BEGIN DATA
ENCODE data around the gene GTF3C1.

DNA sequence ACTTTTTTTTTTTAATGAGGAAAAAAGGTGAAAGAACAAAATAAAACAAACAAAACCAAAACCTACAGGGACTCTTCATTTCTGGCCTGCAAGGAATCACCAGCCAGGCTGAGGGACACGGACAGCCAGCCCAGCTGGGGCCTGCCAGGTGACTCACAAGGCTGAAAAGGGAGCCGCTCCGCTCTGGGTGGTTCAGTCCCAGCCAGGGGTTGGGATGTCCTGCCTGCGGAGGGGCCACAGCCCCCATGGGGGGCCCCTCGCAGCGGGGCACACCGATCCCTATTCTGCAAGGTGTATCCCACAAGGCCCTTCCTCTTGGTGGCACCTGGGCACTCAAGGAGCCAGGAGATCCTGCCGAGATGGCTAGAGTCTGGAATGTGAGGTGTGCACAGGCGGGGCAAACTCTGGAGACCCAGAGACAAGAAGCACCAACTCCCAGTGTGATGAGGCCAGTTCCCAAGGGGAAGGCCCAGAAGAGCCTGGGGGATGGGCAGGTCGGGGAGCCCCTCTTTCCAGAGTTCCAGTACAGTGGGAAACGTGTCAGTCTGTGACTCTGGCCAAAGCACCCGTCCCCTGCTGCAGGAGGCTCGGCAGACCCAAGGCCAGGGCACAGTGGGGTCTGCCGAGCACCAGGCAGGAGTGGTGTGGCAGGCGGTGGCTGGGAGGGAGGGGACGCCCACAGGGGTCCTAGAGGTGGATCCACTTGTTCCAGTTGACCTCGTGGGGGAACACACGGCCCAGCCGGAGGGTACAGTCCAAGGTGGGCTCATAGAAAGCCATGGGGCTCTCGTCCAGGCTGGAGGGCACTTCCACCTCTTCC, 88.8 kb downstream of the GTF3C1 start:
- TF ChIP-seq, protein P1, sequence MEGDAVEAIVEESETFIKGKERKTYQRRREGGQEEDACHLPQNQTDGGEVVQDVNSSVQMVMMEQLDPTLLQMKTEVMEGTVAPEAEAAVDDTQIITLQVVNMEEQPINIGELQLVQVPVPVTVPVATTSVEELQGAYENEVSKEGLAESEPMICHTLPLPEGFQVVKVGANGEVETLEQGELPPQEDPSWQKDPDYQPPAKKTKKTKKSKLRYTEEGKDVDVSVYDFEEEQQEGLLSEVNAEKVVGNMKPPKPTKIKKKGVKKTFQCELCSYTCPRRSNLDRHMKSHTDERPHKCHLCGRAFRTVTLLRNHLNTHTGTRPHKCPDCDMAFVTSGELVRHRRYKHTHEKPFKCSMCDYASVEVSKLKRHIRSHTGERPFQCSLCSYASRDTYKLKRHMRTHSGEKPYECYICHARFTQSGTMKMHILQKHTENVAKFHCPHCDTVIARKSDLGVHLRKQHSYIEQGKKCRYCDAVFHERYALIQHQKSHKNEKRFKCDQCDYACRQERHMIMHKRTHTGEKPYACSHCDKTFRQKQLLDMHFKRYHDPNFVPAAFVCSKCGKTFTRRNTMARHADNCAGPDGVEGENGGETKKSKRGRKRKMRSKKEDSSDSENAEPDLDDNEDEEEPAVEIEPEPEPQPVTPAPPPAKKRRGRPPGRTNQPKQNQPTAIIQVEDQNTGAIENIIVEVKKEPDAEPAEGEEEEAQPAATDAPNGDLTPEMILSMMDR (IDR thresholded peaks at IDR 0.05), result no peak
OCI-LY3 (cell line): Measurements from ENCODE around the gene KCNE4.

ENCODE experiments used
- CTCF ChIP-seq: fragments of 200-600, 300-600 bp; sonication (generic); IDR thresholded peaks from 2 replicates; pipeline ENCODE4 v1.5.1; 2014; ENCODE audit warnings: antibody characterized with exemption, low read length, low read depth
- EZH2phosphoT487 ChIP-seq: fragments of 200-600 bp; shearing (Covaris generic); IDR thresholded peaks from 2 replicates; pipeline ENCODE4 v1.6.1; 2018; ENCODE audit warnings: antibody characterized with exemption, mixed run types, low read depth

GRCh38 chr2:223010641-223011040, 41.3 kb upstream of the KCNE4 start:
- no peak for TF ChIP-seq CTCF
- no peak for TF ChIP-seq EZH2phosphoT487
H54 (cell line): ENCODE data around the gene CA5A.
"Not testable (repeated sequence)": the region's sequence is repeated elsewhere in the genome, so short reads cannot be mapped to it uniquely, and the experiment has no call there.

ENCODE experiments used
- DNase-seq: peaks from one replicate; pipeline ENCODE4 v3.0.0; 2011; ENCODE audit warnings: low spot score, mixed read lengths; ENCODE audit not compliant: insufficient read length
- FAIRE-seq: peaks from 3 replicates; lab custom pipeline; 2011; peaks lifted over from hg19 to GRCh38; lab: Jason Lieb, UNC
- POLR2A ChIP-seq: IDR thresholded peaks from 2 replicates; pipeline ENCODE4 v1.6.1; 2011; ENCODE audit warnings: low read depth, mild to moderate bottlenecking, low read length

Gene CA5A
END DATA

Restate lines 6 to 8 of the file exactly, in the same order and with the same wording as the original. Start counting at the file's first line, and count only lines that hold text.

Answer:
- CTCF ChIP-seq: fragments of 200-600, 300-600 bp; sonication (generic); IDR thresholded peaks from 2 replicates; pipeline ENCODE4 v1.5.1; 2014; ENCODE audit warnings: antibody characterized with exemption, low read length, low read depth
- EZH2phosphoT487 ChIP-seq: fragments of 200-600 bp; shearing (Covaris generic); IDR thresholded peaks from 2 replicates; pipeline ENCODE4 v1.6.1; 2018; ENCODE audit warnings: antibody characterized with exemption, mixed run types, low read depth

GRCh38 chr2:223010641-223011040, 41.3 kb upstream of the KCNE4 start: